In my late 50s, I can only describe what was a sudden urge to express myself; what Bruce Springsteen calls the need for ‘correspondence.’ At first, I didn’t know it would be writing that would be the channel. I started piano lessons again and I wasn’t too bad and I began art classes, though I was appalling. Then I had a chance meeting in the day job with Samantha Wynne-Rhydderch, a wonderful Welsh poet, who came to us to design a website. I was smitten with what she was doing and wanted to give it a try. I also wanted to achieve academically, as I felt I’d under-achieved as a younger version of myself. (What is it about women and certificates?)
I trawled the internet and came across the MA in Creative Writing at Swansea University, run by the acclaimed novelist and academic Stevie Davies and the now much-missed poet, Nigel Jenkins. I thought I didn’t stand a chance of being accepted as I didn’t have a portfolio of work, but I sent an email from the heart and they took a risk and took me on board. It was a modular, genre-based course in a community of generous established writers and would-be writers.
As soon as I started to write, the process of writing became far more important than the desire to achieve academic success. I knew then this was something I should have been doing all my life and was something I would go on doing for the rest of my life. It’s like an itch that won’t go away. I never tire of it, even though my daughter says it must be like doing hard homework every night with no reward! My inspirations are many. Yes, the photograph, but also dreams, snippets of conversations overheard, memories, walking and, above all, my place, Gower, where I feel in my element and from where my words seem to spring naturally.
WO: The current issue of Write On! explores the theme ‘Worlds Apart’. With that in mind, do you find yourself drawn towards writing about the world you know intimately, or do you strive to discover a world unknown?
JF: As I said, my place of Gower is central to my writing, so I suppose you could say that I write what I know rather than what I don’t. However, you think you know a place because you’re familiar with it and then you discover you don’t really know it at all. Not really know it.
I have endeavoured to dig deep beneath the surface of Gower to present the reader with another take on it. As readers might know, the Gower peninsula was the UK’s first ever designated Area Of Outstanding Natural Beauty. Today, it’s much vaunted for its beautiful beaches, dramatic cliffs and palpable peace. But it can be a troubled paradise. Beneath its pasteurised façade lies a Gower of low-end tourism, struggling farms, and the erosion of cultural traditions. This is where my gaze to fell in my first story collection, offering readers an out-of-season feel captured in its dank and dismal prevalent south-westerly wind. Hence the tonal title, The South Westerlies!
Similarly, in my novel, Advent, I wanted to transport my readers to another time, and to immerse them in aspects of Gower that are now long gone – coal mining, industrialisation, quarrying, ruined farms, crumbling chapels – relics confined to history which hardly seem to have ever existed in Gower’s contemporary rural idyll.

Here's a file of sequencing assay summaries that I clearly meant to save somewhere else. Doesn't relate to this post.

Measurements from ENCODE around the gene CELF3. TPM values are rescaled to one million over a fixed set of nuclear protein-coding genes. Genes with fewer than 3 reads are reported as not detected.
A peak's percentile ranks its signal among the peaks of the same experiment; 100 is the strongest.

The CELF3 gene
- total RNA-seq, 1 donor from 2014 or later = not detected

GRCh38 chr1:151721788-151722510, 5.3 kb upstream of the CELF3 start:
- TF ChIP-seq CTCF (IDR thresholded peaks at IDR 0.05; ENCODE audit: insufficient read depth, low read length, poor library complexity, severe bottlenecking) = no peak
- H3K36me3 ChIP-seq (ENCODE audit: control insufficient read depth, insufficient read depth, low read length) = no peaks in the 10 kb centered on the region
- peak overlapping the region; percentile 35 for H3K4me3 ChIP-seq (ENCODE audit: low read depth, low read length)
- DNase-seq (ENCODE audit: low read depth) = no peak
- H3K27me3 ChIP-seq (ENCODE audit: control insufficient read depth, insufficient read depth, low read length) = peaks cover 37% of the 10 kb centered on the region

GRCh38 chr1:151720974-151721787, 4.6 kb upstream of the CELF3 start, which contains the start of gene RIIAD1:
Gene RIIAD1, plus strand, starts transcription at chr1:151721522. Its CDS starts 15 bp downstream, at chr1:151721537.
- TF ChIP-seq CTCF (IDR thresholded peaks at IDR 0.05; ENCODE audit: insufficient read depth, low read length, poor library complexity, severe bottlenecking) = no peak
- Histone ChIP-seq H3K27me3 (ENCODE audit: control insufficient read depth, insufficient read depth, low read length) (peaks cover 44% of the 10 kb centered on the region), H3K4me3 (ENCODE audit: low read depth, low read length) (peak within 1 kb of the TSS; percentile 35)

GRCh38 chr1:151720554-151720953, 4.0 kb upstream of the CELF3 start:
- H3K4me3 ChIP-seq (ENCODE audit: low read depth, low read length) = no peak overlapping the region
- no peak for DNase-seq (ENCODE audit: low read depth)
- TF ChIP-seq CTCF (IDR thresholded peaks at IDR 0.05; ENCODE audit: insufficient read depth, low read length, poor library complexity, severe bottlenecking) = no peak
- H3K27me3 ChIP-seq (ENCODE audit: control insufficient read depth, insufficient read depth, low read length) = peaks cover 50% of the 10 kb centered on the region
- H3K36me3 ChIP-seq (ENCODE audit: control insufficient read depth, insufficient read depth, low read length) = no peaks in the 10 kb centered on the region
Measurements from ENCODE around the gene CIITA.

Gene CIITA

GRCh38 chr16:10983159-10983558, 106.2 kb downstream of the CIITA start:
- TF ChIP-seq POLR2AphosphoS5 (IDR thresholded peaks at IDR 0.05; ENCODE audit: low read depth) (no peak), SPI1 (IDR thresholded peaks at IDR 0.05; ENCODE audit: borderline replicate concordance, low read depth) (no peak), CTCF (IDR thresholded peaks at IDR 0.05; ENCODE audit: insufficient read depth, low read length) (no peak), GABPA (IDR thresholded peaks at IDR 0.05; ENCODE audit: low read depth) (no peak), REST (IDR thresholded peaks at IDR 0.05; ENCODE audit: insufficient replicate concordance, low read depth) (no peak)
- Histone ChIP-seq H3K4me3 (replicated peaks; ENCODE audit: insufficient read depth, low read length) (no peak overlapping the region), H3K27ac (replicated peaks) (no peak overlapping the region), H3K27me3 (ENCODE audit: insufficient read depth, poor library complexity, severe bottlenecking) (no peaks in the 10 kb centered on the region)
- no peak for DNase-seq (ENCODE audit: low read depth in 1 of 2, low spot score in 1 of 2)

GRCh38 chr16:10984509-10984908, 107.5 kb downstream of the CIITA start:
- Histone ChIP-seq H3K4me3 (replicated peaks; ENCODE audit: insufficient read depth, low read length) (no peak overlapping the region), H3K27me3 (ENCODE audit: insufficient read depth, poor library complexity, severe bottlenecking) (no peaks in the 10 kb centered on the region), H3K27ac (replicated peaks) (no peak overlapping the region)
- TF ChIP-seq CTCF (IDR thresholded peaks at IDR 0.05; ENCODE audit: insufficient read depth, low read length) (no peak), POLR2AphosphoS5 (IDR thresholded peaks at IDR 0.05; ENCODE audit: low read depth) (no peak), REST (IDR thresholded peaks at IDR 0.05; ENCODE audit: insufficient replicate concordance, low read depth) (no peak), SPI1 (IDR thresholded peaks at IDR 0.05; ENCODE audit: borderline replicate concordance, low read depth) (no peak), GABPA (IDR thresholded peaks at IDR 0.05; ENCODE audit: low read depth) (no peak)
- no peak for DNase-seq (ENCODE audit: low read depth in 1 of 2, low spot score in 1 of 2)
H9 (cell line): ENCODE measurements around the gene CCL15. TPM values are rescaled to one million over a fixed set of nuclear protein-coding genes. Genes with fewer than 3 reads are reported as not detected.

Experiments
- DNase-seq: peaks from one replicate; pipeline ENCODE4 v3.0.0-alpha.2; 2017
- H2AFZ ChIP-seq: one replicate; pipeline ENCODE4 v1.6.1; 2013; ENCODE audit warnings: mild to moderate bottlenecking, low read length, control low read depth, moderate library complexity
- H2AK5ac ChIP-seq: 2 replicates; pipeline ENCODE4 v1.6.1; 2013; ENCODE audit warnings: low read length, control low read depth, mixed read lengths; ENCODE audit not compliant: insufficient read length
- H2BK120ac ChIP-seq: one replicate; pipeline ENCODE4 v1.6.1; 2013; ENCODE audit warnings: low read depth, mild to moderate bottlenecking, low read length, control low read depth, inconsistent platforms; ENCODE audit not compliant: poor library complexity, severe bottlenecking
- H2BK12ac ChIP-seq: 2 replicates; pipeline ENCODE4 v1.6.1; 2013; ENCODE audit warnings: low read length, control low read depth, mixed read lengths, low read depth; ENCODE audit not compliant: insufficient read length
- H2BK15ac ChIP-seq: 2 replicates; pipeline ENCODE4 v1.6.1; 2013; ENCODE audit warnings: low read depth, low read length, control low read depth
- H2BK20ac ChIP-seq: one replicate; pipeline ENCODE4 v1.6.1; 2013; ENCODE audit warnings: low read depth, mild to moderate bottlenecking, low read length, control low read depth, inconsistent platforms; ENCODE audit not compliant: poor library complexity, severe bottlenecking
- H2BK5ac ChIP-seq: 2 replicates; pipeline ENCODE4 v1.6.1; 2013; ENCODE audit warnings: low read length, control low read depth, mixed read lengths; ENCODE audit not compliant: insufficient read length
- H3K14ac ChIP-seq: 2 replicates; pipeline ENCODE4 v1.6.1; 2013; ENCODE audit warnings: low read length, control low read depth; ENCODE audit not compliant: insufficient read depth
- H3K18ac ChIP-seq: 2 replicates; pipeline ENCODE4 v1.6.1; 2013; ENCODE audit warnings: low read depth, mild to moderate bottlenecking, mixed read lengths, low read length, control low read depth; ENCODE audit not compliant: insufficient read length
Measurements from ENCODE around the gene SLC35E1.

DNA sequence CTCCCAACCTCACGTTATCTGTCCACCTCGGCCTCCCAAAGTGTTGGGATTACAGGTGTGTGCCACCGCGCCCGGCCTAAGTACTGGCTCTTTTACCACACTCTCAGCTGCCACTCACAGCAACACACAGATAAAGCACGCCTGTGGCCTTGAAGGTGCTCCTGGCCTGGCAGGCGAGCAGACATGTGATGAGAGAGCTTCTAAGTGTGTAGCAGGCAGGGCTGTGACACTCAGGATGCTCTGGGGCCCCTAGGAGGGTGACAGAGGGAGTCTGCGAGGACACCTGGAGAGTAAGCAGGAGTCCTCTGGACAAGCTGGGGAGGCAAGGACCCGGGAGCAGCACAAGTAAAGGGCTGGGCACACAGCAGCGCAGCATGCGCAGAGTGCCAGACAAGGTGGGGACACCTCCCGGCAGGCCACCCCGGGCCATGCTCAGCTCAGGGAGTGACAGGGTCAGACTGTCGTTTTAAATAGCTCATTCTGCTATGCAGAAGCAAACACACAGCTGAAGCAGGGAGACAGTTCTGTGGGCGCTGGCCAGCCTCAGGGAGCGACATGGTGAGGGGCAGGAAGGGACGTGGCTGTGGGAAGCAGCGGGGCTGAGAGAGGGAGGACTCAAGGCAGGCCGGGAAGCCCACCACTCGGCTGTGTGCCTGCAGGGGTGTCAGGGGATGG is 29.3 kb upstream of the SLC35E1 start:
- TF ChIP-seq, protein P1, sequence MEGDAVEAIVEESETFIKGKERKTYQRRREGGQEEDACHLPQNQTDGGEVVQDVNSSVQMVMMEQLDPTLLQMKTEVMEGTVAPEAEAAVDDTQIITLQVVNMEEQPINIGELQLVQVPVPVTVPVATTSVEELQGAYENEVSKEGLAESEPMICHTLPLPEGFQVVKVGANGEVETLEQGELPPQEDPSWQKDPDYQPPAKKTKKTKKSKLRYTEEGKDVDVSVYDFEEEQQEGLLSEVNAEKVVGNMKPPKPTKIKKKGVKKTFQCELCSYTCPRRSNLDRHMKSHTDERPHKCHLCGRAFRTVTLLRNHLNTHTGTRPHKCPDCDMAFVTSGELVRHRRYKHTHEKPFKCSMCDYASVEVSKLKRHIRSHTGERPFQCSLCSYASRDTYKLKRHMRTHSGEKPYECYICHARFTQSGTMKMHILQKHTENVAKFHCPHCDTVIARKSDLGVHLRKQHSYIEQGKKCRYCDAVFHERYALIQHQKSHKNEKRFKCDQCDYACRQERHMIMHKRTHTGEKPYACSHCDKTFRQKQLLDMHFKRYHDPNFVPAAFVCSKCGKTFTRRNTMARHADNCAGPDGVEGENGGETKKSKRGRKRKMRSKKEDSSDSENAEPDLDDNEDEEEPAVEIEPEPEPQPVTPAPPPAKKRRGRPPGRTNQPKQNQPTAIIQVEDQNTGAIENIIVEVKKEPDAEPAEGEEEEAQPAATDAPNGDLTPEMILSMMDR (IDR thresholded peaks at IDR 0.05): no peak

I have learned to know my place anew by walking and by employing psychogeogaphic methodology, which explores the coming together of the geography and the psyche and considers inhabitants’ rapport with the ground. Put simply, the shifting dynamics between people and place.
WO: What one piece of advice would you give an aspiring writer?
JF: Write! That’s the job. Be disciplined. You are a practising writer and only by practising will you become better, if not perfect! Don’t think too much, but let the words flow. Get the first draft on the page, even though it might be messy. Then look at it with fresh eyes. Look at it in the true sense of revision: to see again, to see anew. As the great Irish writer and mentor Claire Keegan says: “The real story’s there in the draft. You only have to look.” She also says: “If you’re not serious, don’t bother.”
WO: Question from Twitter user: @JunehaChowdhury What usually comes to you first, the characters or the plot?
JF: Gosh, this is a difficult one, as I always have place to the fore and try to operate my characters and the actions they might take, as would a puppeteer. Once I have my place and an outline of my characters, I decide on a time in history and a duration/time frame. I find plot and storyline the most difficult and am not a natural plotter. As mad as it sounds, as I physically start to write, the characters, and how they behave, inform me. I often have an end image in sight, and I write to that end point.
WO: Can you tell us anything about future projects?
JF: My next novel is well under way (Controlled Explosions is the working title). It’s set in the working class suburbs of Swansea east, just after the outbreak of World War II. Again, I’m starting with a place I know intimately, as I was brought up above a butcher’s shop at the corner of a terrace. This is where I’ve chosen to focus the actions of the Froom family over a one-year period: September 1939 – September 1940.
The novel explores how war affects the home front, and how it offers opportunities or thwarts the ambitions of each member of the Froom family: butcher Jim, his wife, Mary, and their four children. How ordinary life is literally blown apart by political actions elsewhere. I’m excited about bringing this work to completion and, hopefully, getting it out in the world with my agent’s help!
You can find out more about Jane Fraser here: janefraserwriter.com and connect with her on Twitter: @jfraserwriter and Instagram: @janefraserwriter. Advent is available to buy direct from honnopress.co.uk and all good bookshops. The South Westerlies is available to buy from saltpublishing.com and Connective Tissue can be pre-ordered from SALT too.
Issue 13 of Write On! magazine is available now. You can find it here.
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Write! That's the job. Be disciplined. You are a practising writer and only by practising will you become better, if not perfect! Don’t think too much, but let the words flow.